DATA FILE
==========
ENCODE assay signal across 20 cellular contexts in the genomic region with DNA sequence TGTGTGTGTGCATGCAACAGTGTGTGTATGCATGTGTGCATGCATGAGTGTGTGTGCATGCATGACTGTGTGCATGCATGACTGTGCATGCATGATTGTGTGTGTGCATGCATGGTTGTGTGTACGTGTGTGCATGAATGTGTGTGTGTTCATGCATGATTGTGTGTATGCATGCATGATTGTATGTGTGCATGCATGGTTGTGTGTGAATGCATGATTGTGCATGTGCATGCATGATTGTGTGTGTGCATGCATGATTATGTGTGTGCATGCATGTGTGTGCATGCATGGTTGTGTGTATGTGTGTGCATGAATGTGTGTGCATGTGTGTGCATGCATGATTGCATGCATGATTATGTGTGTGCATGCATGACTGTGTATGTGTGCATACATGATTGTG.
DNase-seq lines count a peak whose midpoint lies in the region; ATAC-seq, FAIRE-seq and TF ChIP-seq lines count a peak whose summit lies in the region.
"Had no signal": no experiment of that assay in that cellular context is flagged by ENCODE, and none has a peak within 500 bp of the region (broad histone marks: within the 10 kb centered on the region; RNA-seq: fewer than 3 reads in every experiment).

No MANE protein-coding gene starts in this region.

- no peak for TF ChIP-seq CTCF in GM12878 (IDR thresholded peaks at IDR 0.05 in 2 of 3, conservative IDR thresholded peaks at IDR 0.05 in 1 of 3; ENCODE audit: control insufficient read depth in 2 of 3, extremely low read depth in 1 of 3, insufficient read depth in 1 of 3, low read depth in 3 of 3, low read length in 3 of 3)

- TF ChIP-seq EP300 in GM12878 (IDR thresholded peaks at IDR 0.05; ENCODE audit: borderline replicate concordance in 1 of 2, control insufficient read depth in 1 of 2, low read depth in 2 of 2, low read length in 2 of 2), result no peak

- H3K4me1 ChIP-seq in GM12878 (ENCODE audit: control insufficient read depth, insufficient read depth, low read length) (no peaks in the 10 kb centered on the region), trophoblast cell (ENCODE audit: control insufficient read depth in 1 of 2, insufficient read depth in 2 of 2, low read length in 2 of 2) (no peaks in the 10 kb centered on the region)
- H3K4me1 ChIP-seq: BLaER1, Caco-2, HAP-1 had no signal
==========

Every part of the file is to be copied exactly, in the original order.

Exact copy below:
ENCODE assay signal across 20 cellular contexts in the genomic region with DNA sequence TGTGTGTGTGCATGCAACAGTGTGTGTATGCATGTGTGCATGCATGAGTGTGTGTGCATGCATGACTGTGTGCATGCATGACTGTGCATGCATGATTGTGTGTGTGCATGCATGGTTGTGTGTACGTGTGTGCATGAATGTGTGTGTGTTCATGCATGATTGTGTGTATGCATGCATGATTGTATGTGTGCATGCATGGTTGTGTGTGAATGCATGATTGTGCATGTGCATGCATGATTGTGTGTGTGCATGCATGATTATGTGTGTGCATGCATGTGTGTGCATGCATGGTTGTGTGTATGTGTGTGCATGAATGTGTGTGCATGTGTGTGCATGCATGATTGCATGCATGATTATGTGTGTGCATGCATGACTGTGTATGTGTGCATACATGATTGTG.
DNase-seq lines count a peak whose midpoint lies in the region; ATAC-seq, FAIRE-seq and TF ChIP-seq lines count a peak whose summit lies in the region.
"Had no signal": no experiment of that assay in that cellular context is flagged by ENCODE, and none has a peak within 500 bp of the region (broad histone marks: within the 10 kb centered on the region; RNA-seq: fewer than 3 reads in every experiment).

No MANE protein-coding gene starts in this region.

- no peak for TF ChIP-seq CTCF in GM12878 (IDR thresholded peaks at IDR 0.05 in 2 of 3, conservative IDR thresholded peaks at IDR 0.05 in 1 of 3; ENCODE audit: control insufficient read depth in 2 of 3, extremely low read depth in 1 of 3, insufficient read depth in 1 of 3, low read depth in 3 of 3, low read length in 3 of 3)

- TF ChIP-seq EP300 in GM12878 (IDR thresholded peaks at IDR 0.05; ENCODE audit: borderline replicate concordance in 1 of 2, control insufficient read depth in 1 of 2, low read depth in 2 of 2, low read length in 2 of 2), result no peak

- H3K4me1 ChIP-seq in GM12878 (ENCODE audit: control insufficient read depth, insufficient read depth, low read length) (no peaks in the 10 kb centered on the region), trophoblast cell (ENCODE audit: control insufficient read depth in 1 of 2, insufficient read depth in 2 of 2, low read length in 2 of 2) (no peaks in the 10 kb centered on the region)
- H3K4me1 ChIP-seq: BLaER1, Caco-2, HAP-1 had no signal